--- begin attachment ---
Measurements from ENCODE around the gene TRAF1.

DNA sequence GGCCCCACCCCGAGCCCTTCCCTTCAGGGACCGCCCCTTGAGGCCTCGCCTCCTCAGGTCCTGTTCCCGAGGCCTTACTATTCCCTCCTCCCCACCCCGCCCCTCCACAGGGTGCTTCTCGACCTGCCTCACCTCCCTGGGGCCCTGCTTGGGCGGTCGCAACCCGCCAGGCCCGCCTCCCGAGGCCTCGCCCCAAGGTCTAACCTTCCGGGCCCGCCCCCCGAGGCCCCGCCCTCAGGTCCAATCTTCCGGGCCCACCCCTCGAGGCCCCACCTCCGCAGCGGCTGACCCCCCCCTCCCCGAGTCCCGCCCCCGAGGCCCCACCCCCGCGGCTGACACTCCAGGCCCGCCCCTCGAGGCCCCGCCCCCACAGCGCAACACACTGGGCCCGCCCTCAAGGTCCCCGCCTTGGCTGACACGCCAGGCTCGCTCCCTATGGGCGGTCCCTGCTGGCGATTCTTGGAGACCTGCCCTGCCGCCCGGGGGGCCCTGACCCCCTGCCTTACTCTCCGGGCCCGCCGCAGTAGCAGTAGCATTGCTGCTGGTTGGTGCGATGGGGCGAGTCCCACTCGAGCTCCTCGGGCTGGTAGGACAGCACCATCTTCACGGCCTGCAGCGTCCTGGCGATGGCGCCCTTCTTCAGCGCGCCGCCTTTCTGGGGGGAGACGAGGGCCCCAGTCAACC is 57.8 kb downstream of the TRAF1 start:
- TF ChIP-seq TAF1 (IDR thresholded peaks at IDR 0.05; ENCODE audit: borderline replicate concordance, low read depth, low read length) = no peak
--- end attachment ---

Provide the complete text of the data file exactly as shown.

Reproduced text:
Measurements from ENCODE around the gene TRAF1.

DNA sequence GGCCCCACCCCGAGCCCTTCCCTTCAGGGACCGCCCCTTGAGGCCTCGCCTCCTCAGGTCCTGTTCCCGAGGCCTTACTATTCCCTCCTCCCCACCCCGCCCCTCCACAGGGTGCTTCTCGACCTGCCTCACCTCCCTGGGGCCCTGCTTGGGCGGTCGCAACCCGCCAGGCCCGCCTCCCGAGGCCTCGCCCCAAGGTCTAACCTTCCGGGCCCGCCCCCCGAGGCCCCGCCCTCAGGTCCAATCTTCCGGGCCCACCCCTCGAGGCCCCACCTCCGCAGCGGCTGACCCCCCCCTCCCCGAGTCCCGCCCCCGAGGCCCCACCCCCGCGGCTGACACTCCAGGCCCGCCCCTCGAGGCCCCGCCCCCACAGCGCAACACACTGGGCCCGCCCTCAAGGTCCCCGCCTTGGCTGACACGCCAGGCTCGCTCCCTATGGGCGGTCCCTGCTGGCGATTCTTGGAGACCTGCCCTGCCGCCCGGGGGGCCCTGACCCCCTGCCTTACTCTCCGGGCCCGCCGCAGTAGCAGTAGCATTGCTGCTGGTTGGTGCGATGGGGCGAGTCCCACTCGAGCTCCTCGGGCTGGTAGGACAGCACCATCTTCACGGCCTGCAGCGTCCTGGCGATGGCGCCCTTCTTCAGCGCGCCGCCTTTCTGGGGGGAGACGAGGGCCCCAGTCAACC is 57.8 kb downstream of the TRAF1 start:
- TF ChIP-seq TAF1 (IDR thresholded peaks at IDR 0.05; ENCODE audit: borderline replicate concordance, low read depth, low read length) = no peak